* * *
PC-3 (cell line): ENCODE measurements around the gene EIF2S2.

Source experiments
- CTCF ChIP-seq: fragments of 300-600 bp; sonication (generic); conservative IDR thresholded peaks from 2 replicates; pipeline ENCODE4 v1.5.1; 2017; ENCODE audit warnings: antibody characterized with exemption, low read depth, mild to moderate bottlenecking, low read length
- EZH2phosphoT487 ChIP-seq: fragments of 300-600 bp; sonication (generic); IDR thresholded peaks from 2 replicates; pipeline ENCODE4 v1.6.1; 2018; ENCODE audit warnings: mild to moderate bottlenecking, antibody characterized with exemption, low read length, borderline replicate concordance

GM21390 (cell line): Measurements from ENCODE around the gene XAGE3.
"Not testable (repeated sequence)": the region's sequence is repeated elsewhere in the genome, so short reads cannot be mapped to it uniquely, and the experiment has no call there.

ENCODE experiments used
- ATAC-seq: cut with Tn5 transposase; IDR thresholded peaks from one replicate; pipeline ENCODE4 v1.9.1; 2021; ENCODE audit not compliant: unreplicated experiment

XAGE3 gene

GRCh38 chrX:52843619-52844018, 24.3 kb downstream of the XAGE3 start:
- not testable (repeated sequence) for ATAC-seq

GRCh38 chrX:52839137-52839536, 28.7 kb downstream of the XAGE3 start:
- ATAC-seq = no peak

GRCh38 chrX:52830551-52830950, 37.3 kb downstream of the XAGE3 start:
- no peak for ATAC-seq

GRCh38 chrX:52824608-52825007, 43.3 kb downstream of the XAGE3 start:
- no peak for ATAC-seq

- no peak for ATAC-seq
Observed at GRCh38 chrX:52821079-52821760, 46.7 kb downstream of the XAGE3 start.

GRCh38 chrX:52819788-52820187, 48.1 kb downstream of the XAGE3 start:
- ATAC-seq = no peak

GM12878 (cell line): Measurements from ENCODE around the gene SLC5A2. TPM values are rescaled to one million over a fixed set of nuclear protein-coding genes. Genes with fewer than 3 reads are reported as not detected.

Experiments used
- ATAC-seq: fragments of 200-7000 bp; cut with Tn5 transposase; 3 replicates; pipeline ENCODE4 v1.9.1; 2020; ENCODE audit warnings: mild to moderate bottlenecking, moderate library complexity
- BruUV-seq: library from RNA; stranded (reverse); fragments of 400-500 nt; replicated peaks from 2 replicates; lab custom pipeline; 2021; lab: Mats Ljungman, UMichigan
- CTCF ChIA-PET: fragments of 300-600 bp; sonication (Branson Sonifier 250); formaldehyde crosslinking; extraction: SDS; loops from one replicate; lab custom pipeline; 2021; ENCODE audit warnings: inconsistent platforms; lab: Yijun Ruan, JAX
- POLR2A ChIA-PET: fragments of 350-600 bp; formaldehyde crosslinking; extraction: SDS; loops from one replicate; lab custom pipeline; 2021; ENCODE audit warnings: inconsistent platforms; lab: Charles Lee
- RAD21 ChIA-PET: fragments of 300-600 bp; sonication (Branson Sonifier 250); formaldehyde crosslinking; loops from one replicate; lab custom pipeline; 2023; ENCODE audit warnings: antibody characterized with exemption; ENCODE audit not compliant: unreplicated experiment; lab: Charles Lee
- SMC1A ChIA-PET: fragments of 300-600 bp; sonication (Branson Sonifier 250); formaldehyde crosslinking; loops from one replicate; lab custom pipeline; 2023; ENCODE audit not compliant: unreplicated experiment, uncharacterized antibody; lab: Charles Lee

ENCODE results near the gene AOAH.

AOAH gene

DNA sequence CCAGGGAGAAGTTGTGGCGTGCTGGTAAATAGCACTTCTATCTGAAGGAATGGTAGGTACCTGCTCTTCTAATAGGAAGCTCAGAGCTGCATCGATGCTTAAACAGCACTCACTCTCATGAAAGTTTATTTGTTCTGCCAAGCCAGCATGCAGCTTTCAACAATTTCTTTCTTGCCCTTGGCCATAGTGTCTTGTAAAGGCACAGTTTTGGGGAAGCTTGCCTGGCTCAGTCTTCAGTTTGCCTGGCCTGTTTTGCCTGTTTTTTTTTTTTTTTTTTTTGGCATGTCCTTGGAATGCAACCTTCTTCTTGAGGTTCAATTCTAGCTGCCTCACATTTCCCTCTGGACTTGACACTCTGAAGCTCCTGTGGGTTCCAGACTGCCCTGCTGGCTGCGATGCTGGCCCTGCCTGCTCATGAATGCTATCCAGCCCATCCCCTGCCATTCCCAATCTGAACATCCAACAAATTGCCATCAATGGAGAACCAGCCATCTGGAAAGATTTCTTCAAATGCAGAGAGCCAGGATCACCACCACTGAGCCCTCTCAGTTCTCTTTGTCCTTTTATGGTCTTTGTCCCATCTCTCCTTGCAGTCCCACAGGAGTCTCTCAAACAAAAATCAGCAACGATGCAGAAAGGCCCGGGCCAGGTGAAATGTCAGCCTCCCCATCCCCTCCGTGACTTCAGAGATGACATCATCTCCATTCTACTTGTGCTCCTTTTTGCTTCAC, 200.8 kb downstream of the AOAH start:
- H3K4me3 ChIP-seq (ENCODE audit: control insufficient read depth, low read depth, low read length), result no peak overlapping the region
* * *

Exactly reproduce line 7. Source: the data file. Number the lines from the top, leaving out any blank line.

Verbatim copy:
ENCODE experiments used